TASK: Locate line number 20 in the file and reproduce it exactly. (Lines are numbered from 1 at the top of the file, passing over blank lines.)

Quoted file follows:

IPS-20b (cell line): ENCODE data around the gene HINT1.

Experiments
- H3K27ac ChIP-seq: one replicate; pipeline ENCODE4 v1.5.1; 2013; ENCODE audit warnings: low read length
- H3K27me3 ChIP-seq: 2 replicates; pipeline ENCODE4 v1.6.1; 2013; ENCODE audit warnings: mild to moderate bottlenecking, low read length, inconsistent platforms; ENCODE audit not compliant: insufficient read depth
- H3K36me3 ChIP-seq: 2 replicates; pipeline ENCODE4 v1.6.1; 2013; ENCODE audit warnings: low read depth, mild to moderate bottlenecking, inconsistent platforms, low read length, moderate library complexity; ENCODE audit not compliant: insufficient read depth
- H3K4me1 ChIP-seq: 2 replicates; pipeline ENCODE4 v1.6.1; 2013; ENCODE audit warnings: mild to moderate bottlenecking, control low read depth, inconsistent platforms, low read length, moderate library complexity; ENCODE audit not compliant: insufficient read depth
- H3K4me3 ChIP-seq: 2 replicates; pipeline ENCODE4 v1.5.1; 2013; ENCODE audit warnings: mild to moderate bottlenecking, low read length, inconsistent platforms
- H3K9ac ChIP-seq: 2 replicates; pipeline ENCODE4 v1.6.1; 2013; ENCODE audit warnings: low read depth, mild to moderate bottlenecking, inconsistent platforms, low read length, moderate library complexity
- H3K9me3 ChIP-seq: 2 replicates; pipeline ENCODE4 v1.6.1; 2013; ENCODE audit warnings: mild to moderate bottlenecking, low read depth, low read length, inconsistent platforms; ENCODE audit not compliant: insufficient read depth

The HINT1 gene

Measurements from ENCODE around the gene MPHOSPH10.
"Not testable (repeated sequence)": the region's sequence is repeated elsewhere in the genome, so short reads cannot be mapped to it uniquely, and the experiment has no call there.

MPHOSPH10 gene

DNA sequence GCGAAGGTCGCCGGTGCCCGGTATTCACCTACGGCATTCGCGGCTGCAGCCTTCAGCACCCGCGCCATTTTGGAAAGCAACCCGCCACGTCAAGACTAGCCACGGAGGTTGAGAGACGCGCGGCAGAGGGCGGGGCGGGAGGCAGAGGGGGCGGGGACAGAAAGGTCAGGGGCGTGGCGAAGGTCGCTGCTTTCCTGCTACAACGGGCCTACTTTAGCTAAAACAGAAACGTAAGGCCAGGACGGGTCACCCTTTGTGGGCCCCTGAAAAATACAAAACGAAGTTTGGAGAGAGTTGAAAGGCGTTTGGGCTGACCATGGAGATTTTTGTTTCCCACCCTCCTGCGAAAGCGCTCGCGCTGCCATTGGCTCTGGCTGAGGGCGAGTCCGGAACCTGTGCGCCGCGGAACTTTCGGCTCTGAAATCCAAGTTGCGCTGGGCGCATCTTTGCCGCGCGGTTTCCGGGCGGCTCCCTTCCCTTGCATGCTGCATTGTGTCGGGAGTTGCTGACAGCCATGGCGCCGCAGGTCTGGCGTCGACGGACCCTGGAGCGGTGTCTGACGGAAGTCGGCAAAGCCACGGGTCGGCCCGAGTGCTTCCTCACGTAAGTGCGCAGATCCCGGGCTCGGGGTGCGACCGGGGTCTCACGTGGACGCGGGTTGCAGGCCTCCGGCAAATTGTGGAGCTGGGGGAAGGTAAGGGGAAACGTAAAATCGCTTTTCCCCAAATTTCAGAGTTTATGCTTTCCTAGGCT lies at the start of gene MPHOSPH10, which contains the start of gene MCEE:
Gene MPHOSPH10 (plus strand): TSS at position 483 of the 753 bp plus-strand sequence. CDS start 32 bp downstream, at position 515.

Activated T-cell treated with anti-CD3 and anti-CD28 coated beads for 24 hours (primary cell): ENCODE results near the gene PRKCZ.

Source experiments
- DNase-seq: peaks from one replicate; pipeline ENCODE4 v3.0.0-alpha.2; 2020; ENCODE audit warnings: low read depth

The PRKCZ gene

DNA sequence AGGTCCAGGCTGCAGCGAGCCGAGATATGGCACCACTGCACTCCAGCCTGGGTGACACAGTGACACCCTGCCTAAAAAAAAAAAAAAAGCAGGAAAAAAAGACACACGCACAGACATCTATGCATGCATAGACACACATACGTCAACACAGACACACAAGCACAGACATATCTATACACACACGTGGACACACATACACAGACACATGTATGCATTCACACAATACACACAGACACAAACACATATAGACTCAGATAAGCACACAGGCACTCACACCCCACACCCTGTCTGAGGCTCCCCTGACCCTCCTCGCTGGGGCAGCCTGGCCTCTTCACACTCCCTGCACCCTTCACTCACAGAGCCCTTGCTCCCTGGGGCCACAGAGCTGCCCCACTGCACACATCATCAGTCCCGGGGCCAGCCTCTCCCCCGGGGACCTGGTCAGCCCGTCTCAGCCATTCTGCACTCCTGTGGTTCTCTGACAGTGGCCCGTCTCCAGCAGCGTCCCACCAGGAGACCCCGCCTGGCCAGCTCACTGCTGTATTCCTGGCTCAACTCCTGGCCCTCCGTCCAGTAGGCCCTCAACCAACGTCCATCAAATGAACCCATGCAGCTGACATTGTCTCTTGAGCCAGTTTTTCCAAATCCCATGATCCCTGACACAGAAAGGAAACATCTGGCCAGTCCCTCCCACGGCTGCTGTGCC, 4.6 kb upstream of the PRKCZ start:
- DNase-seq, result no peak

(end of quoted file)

DNA sequence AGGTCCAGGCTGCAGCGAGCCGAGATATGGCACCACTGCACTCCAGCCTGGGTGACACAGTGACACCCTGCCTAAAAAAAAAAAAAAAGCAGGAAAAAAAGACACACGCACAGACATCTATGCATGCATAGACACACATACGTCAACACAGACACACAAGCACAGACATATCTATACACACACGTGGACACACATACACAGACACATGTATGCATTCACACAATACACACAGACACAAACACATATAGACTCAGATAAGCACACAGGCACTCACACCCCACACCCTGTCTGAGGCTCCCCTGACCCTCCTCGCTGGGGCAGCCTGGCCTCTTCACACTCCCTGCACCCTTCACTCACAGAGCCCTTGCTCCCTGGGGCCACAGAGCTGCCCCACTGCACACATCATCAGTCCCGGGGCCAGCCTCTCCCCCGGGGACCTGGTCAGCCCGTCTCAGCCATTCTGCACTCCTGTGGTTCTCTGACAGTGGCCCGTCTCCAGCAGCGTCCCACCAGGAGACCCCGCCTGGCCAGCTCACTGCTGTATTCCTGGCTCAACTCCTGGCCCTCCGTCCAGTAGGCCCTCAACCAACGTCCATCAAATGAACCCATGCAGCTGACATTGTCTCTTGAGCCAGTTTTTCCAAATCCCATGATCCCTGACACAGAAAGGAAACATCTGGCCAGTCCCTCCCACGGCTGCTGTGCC, 4.6 kb upstream of the PRKCZ start: